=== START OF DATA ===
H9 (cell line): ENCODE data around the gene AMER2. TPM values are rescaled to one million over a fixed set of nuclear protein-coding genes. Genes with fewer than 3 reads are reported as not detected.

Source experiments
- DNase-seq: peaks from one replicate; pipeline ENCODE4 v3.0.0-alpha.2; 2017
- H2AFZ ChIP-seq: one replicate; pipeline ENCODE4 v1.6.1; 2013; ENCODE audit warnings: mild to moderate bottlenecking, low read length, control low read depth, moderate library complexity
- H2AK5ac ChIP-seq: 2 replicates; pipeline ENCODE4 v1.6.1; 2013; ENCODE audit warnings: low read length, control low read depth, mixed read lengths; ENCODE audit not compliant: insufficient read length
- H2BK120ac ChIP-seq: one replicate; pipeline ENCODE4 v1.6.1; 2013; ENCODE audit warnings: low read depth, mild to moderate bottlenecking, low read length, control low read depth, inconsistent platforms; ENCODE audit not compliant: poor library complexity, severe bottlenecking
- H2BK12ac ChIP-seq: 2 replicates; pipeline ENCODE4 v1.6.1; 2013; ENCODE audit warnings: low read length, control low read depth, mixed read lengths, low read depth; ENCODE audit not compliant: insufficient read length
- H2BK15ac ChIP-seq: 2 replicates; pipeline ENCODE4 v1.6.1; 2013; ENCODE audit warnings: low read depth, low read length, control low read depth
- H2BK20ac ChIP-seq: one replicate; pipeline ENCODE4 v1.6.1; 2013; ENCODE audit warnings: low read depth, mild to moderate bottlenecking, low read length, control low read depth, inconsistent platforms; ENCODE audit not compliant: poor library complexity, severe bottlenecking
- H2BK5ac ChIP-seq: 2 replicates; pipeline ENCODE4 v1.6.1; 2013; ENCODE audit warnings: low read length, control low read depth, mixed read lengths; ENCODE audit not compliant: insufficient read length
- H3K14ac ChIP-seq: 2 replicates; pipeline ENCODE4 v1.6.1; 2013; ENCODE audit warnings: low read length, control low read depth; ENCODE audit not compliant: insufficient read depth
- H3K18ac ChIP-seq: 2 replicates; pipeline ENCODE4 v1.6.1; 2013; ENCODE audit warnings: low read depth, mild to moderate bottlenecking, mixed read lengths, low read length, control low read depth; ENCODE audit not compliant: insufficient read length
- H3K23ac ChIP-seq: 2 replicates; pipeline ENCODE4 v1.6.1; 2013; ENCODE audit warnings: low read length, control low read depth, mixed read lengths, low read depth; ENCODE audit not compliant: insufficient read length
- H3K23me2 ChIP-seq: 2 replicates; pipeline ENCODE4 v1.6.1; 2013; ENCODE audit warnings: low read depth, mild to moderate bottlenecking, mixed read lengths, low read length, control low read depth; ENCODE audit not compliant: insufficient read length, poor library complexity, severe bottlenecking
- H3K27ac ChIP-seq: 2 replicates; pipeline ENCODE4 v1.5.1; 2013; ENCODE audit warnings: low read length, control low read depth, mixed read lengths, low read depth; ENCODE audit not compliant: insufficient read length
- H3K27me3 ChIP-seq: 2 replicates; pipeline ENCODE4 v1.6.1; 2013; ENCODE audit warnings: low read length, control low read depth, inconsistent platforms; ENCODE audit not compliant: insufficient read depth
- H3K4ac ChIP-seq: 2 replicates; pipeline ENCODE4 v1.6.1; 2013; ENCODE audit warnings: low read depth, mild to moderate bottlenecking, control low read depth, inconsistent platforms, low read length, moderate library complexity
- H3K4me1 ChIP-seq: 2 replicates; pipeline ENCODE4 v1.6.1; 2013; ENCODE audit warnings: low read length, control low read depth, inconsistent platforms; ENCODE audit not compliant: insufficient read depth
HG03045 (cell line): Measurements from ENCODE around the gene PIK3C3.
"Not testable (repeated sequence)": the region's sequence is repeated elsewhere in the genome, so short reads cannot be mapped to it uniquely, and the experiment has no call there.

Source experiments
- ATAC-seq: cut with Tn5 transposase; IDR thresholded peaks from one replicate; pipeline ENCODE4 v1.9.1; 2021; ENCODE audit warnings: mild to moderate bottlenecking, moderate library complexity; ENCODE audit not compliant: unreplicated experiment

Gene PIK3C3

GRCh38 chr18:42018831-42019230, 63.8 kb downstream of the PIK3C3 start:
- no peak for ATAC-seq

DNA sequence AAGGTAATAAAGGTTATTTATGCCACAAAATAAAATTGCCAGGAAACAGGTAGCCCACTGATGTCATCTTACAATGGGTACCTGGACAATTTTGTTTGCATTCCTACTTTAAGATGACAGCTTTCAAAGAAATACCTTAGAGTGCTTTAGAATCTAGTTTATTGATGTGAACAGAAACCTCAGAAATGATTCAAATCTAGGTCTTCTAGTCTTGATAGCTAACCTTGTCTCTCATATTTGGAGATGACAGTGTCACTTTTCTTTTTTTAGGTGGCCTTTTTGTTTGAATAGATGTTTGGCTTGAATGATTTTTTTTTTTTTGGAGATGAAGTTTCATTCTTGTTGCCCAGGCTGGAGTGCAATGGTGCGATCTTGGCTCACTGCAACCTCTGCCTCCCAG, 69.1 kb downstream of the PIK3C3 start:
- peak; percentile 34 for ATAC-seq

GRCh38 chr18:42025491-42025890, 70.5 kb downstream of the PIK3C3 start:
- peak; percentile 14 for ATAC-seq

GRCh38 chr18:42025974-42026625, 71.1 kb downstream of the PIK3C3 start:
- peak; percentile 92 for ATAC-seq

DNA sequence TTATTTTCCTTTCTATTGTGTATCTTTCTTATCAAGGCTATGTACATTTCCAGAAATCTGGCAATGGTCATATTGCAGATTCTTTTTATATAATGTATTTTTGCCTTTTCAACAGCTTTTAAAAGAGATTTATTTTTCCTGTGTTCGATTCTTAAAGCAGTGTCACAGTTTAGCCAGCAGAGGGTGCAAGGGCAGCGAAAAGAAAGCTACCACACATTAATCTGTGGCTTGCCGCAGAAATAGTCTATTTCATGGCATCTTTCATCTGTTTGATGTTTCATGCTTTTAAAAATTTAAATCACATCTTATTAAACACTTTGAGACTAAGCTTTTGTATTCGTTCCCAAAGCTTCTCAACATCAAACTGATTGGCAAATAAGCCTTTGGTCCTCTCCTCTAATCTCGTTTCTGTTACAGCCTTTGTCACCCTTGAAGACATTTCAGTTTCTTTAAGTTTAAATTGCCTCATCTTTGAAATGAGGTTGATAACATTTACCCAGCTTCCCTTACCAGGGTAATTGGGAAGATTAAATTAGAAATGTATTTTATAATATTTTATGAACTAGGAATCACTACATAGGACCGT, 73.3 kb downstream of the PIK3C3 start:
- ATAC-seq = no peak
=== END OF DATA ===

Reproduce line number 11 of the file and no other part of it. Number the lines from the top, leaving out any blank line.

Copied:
- H3K14ac ChIP-seq: 2 replicates; pipeline ENCODE4 v1.6.1; 2013; ENCODE audit warnings: low read length, control low read depth; ENCODE audit not compliant: insufficient read depth